(A single cloud floating between the hills, while the landscape was still covered in a blue haze.)
By then I was fully awake. The landscape was starting to light up. I could judge it by my camera’s light meter. I was on aperture priority mode and slowly and slowly my camera’s shutter speed was creeping up. Soon the sun will also show its face, if the clouds let it. I went back into the cottage and changed the lens to a long tele. Now I was looking like a certified birder. A long tele and a camo-hat!
Walking around in the garden, the first two birds to catch my attention were doves. They are called turtle doves (and the other one it seems is called a spotted turtle dove). Interesting name for a pigeon! It happens to have a beautiful back which looks like a turtle and a greenish/grey belly at times. One of the skills to have while photographing birds is learning to approach them. Turtle doves are easy birds to learn this skill with. They are not easily scared and so let the people come quite close to themselves. Just don’t execute any sudden movements. Time for a confession too – I can’t really distinguish between turtle doves and spotted doves. It seems that they are two different birds. Correct me if I have identified this one wrongly. After all, I am a photographer and not a birder! (Birding & Bird Photography)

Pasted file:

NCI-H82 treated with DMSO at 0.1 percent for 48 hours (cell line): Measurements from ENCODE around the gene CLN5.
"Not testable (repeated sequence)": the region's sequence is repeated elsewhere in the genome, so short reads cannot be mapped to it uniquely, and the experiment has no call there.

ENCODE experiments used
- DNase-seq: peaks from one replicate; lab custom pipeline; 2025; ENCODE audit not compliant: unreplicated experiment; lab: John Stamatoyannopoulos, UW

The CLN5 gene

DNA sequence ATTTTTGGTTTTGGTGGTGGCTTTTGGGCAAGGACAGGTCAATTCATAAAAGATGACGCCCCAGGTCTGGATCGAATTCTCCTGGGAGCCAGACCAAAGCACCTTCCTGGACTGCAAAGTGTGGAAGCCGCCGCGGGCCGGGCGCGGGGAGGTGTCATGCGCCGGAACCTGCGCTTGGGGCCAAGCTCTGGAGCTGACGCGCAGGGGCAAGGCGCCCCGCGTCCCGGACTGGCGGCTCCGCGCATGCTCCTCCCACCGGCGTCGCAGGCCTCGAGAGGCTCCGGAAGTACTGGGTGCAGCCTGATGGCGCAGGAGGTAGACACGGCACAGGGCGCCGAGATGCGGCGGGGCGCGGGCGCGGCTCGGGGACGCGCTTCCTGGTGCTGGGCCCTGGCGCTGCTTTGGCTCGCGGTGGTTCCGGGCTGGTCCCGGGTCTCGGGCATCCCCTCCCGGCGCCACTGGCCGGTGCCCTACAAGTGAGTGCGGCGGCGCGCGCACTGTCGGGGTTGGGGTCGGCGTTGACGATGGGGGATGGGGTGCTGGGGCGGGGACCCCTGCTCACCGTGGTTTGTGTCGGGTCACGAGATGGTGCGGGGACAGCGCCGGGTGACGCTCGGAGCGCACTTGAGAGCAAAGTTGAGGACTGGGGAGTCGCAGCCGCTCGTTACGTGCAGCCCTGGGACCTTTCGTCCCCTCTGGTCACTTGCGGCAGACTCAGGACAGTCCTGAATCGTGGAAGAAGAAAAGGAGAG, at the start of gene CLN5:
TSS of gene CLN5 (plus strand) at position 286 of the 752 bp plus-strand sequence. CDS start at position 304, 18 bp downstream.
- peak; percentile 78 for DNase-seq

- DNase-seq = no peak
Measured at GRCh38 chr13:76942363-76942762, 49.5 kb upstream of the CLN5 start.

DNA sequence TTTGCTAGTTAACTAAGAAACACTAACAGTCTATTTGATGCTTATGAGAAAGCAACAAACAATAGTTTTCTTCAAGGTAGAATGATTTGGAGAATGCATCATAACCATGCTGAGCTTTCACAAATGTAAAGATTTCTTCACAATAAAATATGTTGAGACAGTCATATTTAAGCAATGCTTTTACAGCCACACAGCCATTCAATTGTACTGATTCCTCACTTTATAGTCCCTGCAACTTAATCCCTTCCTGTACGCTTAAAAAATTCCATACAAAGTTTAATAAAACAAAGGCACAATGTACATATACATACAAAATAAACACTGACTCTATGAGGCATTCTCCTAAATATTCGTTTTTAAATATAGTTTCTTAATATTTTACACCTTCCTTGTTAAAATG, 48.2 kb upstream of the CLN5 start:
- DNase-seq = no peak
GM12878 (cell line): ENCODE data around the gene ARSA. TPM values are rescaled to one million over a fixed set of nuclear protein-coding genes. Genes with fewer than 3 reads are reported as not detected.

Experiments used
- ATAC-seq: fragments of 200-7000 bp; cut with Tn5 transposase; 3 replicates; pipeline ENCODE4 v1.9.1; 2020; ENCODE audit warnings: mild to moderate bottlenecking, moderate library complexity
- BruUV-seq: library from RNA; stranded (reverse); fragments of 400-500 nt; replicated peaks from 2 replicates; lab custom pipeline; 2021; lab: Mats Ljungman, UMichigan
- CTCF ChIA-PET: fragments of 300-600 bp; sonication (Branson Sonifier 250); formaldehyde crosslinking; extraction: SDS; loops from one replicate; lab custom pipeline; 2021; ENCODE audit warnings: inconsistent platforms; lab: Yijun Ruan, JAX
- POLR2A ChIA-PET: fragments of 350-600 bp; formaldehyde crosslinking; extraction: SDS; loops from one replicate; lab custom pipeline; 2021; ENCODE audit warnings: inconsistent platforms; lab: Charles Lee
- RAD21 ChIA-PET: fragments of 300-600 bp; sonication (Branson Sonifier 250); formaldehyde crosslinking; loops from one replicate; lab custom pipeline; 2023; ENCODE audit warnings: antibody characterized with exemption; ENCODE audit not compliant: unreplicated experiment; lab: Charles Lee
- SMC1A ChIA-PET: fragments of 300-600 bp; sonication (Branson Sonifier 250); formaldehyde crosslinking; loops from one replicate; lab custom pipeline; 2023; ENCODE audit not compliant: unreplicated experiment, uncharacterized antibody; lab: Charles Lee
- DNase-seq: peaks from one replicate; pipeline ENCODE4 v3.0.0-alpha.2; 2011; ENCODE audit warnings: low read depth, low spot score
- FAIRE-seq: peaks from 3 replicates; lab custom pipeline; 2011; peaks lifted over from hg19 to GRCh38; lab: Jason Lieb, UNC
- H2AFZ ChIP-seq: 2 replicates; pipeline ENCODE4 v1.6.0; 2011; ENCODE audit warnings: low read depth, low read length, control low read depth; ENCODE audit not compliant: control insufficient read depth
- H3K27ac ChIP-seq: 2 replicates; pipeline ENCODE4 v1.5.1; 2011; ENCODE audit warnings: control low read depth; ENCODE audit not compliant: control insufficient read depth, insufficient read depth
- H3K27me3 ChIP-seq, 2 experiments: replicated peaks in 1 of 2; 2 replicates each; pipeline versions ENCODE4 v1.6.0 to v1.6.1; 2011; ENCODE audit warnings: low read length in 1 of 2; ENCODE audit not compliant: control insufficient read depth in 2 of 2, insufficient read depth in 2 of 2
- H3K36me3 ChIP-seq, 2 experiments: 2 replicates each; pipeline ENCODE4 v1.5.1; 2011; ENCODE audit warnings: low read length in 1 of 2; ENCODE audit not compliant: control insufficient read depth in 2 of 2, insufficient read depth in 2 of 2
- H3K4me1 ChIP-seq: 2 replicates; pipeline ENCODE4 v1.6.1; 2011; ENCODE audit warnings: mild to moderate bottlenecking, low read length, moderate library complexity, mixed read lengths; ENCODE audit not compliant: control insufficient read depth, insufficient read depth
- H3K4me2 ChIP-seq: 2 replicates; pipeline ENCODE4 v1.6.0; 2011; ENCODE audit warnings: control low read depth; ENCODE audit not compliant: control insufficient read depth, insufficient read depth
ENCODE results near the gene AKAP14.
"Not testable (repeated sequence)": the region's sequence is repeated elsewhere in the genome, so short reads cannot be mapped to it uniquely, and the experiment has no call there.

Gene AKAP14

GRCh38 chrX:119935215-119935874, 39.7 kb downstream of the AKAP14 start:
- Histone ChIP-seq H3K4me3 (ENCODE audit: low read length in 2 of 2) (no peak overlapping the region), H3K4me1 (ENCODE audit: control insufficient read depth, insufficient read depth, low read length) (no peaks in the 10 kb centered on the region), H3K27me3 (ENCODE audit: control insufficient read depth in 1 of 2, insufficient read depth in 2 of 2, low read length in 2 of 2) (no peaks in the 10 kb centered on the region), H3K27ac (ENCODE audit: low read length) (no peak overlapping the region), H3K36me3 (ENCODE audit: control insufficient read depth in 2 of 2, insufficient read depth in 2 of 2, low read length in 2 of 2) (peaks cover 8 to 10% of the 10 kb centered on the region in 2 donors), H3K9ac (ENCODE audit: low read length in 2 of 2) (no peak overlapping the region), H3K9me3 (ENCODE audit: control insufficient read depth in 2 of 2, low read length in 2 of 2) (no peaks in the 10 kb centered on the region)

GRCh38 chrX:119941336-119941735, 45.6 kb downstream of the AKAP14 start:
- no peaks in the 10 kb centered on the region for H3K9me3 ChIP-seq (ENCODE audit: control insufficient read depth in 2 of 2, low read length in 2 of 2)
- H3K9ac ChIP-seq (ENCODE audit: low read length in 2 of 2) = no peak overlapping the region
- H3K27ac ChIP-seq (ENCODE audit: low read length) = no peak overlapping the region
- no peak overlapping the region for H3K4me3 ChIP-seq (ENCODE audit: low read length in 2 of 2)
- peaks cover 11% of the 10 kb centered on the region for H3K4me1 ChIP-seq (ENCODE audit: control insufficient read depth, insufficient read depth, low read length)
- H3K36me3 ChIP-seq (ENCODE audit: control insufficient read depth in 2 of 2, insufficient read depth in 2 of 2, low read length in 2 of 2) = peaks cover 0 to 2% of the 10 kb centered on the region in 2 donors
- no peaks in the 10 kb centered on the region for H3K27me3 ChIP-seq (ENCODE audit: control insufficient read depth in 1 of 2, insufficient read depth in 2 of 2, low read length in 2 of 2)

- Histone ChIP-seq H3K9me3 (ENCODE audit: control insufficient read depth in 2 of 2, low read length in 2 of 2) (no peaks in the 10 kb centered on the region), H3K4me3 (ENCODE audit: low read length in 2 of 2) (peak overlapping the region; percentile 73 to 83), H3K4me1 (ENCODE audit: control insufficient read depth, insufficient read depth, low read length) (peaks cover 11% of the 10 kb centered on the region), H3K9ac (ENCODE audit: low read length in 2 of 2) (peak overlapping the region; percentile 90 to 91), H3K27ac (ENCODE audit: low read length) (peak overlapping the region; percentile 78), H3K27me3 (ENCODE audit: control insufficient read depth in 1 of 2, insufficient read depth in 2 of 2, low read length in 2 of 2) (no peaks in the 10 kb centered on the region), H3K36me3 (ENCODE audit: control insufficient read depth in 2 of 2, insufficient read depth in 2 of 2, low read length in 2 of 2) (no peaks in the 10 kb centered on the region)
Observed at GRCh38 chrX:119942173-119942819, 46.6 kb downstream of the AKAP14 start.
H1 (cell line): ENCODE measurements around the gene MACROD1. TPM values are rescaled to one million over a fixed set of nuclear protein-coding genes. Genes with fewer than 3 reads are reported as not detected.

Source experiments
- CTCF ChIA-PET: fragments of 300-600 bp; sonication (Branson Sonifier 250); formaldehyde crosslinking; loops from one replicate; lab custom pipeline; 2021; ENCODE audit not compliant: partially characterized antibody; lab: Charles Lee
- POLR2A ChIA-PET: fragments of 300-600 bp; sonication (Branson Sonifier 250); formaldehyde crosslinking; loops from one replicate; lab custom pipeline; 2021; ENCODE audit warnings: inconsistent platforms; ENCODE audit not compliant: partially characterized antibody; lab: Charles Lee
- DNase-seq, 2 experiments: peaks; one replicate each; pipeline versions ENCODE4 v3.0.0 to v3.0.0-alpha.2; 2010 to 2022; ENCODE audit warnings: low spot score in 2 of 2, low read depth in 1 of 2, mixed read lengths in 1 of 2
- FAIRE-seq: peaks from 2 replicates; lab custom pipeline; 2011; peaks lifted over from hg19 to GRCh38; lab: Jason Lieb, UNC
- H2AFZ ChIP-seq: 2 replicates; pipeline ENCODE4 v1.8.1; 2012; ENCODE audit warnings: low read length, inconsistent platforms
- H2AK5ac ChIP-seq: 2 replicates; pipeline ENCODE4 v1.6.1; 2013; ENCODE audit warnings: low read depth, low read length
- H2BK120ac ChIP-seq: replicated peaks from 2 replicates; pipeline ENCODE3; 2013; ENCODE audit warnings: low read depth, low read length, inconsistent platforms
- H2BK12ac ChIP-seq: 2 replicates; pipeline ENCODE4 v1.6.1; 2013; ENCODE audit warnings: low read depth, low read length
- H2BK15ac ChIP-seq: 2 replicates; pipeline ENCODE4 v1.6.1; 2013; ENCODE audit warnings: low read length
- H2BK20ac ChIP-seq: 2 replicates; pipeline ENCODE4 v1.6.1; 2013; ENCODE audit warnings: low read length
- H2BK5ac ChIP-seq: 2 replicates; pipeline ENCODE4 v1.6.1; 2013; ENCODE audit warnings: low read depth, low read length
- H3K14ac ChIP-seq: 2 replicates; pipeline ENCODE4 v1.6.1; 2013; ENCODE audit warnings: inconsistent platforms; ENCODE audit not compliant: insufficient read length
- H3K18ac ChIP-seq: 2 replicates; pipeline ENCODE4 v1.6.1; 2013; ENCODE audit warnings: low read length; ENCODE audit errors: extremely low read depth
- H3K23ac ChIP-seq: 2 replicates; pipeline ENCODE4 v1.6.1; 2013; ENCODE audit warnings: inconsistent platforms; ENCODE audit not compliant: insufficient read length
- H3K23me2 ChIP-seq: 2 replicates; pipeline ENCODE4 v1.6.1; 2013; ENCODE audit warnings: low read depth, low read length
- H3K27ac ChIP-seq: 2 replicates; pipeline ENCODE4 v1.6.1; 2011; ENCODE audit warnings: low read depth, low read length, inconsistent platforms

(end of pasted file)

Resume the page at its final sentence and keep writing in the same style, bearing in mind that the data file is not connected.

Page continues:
(This one was roaming around in the lawn)
(Another shot of its friend. These are quite docile birds and generally not easily scared!)
Once again, a couple of Bulbuls flew past. They then settled down on a tall oak tree and started demanding their earlier order, ‘Tea for Two, Tea for Two’. I tried focusing my camera on them but the dense foliage of the oak occluded my view.